Steady as We Go: Fed Keeps Rates Unchanged

Key Points

  • The FOMC kept rates and its securities buying program unchanged, in a unanimous decision.

  • For the first time, the FOMC statement, referenced the vaccines and subtly suggested the Fed believes they are key to getting the economy back on track.

  • During the press conference, Powell deflected directly answering questions regarding this week’s frenzied and speculative trading in heavily-shorted stocks; but did address perceived connections between monetary policy and asset price surges.

In a unanimous decision, the Federal Open Market Committee (FOMC) of the Federal Reserve surprised no one and kept the fed funds rate unchanged and pinned near the zero bound. The FOMC also announced the maintenance of its securities buying—at $120 billion per month, and with no changes to the composition of its purchases—until “substantial further progress” toward its inflation and employment goals has been met. Key language in the FOMC statement included that the “pace of the recovery in economic activity and employment has moderated in recent months, with weakness concentrated in the sectors most adversely affected by the pandemic.” It was a slight downgrade from the prior meeting’s statement, which noted that the economy “continued to recover.”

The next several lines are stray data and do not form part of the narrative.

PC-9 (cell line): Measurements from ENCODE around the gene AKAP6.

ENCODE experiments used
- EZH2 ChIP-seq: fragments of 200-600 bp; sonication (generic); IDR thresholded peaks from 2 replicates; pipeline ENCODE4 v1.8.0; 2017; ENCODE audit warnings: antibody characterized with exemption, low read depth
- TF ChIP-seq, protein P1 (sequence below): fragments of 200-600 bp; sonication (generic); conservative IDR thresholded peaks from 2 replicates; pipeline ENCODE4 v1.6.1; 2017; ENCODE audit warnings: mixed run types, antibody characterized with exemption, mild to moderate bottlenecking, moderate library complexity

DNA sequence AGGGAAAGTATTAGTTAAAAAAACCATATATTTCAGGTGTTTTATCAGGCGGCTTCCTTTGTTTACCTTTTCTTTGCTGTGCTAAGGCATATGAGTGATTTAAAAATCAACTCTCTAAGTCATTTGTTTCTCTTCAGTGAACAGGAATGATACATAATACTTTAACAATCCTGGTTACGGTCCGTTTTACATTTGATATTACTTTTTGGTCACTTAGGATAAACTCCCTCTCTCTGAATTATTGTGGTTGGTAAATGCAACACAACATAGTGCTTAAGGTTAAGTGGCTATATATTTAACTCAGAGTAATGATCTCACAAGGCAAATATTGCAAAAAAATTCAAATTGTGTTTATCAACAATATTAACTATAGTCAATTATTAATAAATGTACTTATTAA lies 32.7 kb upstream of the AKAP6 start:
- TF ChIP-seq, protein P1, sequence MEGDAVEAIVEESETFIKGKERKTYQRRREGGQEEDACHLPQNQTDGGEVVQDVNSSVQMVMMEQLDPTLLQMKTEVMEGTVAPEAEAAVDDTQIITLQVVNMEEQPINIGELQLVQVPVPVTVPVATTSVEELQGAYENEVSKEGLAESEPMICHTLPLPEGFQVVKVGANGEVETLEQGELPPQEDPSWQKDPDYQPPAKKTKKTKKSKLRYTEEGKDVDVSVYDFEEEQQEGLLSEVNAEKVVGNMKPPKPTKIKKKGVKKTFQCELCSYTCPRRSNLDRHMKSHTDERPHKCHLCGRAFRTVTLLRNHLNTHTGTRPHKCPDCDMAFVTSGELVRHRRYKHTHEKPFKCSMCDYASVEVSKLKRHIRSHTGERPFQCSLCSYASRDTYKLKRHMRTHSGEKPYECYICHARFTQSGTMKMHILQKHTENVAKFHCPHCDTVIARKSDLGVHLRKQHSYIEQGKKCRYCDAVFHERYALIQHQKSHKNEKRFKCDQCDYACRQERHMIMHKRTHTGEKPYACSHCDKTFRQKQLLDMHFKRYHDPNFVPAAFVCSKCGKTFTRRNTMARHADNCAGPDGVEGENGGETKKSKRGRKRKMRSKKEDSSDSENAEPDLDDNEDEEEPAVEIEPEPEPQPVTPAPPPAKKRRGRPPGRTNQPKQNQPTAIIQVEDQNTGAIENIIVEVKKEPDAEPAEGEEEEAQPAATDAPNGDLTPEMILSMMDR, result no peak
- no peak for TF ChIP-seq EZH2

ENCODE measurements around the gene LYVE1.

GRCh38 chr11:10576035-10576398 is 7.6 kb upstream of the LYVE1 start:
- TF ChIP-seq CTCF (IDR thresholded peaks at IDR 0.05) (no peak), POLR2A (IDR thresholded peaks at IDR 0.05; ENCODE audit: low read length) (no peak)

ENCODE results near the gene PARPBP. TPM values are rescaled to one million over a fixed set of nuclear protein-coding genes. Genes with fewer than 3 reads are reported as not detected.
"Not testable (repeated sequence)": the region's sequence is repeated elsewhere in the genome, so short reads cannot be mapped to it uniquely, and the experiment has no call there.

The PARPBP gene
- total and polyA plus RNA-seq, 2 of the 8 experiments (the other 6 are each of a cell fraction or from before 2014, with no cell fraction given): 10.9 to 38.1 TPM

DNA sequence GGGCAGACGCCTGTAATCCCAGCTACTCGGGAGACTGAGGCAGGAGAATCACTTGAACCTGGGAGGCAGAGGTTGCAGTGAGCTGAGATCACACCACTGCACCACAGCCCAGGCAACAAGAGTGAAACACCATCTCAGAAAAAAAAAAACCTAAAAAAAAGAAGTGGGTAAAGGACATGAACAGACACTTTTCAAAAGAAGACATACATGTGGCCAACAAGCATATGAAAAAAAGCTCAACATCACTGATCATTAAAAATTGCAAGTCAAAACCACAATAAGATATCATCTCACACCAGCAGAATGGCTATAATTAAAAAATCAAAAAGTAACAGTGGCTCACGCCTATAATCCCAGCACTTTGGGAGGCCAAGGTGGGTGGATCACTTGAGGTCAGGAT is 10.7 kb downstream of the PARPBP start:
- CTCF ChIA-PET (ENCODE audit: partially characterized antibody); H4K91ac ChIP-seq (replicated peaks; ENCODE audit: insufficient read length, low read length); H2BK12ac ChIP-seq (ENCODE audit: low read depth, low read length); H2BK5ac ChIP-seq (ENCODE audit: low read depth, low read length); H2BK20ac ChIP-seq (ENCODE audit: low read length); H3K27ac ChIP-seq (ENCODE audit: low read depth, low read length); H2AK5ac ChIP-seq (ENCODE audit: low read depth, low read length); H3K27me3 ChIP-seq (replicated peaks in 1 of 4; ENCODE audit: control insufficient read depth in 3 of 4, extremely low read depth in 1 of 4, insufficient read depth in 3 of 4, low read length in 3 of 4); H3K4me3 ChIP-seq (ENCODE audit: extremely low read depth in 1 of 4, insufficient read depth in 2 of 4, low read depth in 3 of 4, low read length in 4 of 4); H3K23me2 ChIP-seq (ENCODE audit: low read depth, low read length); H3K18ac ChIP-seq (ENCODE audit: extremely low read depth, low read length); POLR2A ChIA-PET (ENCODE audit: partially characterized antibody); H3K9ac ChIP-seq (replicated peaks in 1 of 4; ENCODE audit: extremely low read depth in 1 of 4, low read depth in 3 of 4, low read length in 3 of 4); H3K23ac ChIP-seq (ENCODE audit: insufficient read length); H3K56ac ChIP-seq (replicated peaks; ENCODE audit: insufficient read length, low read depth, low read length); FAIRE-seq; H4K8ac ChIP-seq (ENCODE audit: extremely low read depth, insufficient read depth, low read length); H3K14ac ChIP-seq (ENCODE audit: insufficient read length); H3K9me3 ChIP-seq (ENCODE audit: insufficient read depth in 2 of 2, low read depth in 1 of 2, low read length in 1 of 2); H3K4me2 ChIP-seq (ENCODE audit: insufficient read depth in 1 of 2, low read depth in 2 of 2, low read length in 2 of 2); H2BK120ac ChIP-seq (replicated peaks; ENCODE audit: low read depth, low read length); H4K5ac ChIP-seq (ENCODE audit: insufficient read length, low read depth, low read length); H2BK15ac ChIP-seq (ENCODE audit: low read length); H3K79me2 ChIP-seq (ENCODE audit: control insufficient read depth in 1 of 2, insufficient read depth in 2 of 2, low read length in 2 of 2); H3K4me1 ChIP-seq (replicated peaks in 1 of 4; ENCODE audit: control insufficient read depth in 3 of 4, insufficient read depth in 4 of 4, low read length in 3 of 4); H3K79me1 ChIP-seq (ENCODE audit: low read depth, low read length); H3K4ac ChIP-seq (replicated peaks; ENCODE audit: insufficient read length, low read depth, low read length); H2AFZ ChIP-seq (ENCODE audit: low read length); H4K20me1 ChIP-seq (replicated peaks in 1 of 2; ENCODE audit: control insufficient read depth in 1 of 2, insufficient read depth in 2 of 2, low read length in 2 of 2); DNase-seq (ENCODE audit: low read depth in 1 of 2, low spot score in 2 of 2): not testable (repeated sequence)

The statement did, for the first time, include a reference to vaccines, saying that the “path of the economy will depend significantly on the course of the virus, including progress on vaccinations. The ongoing public health crisis continues to weigh on economic activity, employment and inflation, and poses considerable risks to the economic outlook.”


Receiving attention on the Bloomberg live feed was that the FOMC maintained its language about helping market functioning: “These asset purchases help foster smooth market functioning and accommodative financial conditions, thereby supporting the flow of credit to households and businesses.” Observers are noting that there haven’t really been any market “functioning” issues (under the Fed’s purview) since last spring.

Also highlighted on the Bloomberg live feed was the streamlining in the sentence about the virus and its impact on the economy. The removal of “medium term” (from the prior statement), with regard to risks to the economic outlook, could mean the Fed is a bit more optimistic that vaccinations will get the economy back on track.